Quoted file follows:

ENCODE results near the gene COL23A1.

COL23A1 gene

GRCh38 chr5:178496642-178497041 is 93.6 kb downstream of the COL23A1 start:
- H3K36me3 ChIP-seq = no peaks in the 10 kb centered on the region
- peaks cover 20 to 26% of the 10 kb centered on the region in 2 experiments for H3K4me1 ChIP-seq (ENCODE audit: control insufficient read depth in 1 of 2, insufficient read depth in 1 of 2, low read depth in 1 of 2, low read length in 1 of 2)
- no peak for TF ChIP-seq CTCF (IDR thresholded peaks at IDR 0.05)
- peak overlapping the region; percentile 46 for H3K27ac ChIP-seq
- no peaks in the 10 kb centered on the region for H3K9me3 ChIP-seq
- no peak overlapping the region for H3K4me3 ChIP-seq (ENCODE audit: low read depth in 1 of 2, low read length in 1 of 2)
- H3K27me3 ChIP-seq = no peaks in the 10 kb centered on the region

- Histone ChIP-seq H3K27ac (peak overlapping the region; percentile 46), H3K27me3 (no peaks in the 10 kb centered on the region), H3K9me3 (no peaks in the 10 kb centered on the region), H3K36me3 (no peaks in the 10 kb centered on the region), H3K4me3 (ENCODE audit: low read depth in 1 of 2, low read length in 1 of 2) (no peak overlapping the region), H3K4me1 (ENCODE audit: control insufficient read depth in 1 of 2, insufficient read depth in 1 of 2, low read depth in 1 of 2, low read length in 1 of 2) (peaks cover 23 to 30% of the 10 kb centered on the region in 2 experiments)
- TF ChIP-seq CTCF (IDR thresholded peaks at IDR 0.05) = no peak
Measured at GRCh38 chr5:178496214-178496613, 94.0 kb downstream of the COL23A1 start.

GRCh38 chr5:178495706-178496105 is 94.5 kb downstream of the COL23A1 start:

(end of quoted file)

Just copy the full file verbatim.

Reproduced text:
ENCODE results near the gene COL23A1.

COL23A1 gene

GRCh38 chr5:178496642-178497041 is 93.6 kb downstream of the COL23A1 start:
- H3K36me3 ChIP-seq = no peaks in the 10 kb centered on the region
- peaks cover 20 to 26% of the 10 kb centered on the region in 2 experiments for H3K4me1 ChIP-seq (ENCODE audit: control insufficient read depth in 1 of 2, insufficient read depth in 1 of 2, low read depth in 1 of 2, low read length in 1 of 2)
- no peak for TF ChIP-seq CTCF (IDR thresholded peaks at IDR 0.05)
- peak overlapping the region; percentile 46 for H3K27ac ChIP-seq
- no peaks in the 10 kb centered on the region for H3K9me3 ChIP-seq
- no peak overlapping the region for H3K4me3 ChIP-seq (ENCODE audit: low read depth in 1 of 2, low read length in 1 of 2)
- H3K27me3 ChIP-seq = no peaks in the 10 kb centered on the region

- Histone ChIP-seq H3K27ac (peak overlapping the region; percentile 46), H3K27me3 (no peaks in the 10 kb centered on the region), H3K9me3 (no peaks in the 10 kb centered on the region), H3K36me3 (no peaks in the 10 kb centered on the region), H3K4me3 (ENCODE audit: low read depth in 1 of 2, low read length in 1 of 2) (no peak overlapping the region), H3K4me1 (ENCODE audit: control insufficient read depth in 1 of 2, insufficient read depth in 1 of 2, low read depth in 1 of 2, low read length in 1 of 2) (peaks cover 23 to 30% of the 10 kb centered on the region in 2 experiments)
- TF ChIP-seq CTCF (IDR thresholded peaks at IDR 0.05) = no peak
Measured at GRCh38 chr5:178496214-178496613, 94.0 kb downstream of the COL23A1 start.

GRCh38 chr5:178495706-178496105 is 94.5 kb downstream of the COL23A1 start: